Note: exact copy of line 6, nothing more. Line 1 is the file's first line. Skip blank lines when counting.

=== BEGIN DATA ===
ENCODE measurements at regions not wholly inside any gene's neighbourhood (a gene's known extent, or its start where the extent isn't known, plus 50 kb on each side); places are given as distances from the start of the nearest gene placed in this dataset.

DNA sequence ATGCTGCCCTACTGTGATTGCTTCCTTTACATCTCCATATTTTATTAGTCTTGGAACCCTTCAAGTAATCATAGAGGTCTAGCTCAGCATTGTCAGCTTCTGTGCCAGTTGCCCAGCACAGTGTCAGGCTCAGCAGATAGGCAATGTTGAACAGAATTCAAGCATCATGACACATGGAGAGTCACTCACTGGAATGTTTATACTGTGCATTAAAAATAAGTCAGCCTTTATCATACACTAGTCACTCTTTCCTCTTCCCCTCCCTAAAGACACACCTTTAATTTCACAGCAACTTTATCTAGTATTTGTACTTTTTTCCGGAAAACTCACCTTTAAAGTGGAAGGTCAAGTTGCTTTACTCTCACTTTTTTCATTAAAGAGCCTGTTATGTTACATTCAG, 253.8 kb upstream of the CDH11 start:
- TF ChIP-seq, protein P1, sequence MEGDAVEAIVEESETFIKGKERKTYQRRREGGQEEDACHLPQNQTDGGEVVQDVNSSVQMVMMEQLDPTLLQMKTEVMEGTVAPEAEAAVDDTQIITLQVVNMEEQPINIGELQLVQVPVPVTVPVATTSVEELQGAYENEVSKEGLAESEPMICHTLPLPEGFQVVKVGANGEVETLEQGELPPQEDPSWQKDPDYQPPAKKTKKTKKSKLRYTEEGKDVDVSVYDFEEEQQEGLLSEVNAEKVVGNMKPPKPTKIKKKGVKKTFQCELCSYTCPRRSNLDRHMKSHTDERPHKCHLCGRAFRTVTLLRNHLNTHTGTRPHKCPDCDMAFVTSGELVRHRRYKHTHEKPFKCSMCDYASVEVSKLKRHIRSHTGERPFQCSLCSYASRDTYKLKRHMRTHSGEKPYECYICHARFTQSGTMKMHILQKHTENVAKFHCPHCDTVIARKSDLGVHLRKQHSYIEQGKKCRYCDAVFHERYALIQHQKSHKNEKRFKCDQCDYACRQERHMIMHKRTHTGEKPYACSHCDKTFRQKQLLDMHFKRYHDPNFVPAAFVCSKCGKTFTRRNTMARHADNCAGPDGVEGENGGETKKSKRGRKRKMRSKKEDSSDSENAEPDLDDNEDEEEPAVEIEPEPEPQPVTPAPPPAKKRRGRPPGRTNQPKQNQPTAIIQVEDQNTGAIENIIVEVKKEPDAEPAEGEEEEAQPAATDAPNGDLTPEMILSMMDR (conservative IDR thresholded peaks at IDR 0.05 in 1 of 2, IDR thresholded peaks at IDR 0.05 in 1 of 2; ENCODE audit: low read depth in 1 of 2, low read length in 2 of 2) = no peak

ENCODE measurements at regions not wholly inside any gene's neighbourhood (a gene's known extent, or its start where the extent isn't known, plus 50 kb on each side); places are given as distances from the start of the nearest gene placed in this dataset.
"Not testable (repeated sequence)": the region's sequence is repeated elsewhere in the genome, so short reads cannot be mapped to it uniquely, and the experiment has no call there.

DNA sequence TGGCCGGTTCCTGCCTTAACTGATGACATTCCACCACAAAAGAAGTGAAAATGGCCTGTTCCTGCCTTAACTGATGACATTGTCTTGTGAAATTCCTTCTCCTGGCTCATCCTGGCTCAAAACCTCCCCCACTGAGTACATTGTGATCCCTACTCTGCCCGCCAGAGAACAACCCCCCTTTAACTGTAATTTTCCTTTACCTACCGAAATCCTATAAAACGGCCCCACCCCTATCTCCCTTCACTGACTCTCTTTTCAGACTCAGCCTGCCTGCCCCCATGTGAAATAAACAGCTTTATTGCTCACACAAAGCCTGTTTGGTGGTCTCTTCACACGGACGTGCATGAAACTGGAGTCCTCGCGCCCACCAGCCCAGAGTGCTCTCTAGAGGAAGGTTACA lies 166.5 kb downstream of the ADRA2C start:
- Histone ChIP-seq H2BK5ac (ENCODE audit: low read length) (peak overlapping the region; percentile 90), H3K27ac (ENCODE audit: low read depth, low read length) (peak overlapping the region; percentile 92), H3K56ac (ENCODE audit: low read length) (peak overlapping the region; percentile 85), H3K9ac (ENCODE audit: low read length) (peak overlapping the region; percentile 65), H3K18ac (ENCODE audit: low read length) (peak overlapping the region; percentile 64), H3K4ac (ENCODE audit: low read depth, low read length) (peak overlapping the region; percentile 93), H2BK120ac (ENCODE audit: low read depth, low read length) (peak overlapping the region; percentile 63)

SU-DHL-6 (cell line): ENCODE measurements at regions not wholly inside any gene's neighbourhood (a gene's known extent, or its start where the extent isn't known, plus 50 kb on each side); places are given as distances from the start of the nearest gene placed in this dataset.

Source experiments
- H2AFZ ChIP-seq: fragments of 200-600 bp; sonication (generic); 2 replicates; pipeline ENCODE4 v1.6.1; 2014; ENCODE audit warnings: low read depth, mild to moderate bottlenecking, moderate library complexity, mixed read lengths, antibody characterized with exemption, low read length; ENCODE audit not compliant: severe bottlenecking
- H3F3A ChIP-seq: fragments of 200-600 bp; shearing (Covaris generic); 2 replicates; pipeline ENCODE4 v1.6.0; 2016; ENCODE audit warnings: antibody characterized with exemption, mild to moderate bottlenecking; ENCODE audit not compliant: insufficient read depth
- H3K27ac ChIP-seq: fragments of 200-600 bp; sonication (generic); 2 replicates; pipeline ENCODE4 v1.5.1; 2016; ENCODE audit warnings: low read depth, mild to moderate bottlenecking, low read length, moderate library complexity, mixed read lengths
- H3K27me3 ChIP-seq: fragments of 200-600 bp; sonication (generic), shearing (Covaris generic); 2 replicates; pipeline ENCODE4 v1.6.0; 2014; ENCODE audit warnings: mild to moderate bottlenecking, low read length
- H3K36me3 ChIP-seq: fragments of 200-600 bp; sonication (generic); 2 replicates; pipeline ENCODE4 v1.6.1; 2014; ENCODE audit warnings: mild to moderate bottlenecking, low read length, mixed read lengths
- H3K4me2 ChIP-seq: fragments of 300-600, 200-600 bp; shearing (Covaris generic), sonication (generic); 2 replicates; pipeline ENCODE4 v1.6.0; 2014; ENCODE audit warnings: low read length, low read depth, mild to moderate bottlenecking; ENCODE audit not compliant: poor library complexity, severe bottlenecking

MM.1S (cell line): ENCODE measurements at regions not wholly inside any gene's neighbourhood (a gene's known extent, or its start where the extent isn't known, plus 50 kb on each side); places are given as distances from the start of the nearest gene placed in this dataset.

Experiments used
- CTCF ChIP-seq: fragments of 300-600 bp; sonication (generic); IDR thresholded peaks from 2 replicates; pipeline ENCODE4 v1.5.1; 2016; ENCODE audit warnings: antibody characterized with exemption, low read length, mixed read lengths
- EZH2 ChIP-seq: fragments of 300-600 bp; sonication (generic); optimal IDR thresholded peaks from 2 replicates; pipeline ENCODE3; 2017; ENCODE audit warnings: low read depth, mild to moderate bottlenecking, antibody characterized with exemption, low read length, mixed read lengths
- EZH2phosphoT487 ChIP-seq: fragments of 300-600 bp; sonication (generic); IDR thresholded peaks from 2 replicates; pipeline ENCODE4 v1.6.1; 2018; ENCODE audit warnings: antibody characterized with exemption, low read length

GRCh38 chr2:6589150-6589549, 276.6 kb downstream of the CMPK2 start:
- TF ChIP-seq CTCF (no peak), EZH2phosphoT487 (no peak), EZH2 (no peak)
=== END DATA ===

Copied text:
DNA sequence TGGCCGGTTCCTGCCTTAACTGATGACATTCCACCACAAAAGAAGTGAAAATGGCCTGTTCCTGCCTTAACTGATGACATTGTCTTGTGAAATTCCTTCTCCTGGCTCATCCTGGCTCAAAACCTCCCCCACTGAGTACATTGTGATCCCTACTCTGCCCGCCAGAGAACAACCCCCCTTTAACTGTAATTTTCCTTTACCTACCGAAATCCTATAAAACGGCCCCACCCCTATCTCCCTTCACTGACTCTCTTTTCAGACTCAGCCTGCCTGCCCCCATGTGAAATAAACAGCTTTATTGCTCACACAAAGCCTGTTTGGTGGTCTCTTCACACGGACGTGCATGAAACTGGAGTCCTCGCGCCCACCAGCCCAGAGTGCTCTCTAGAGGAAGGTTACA lies 166.5 kb downstream of the ADRA2C start: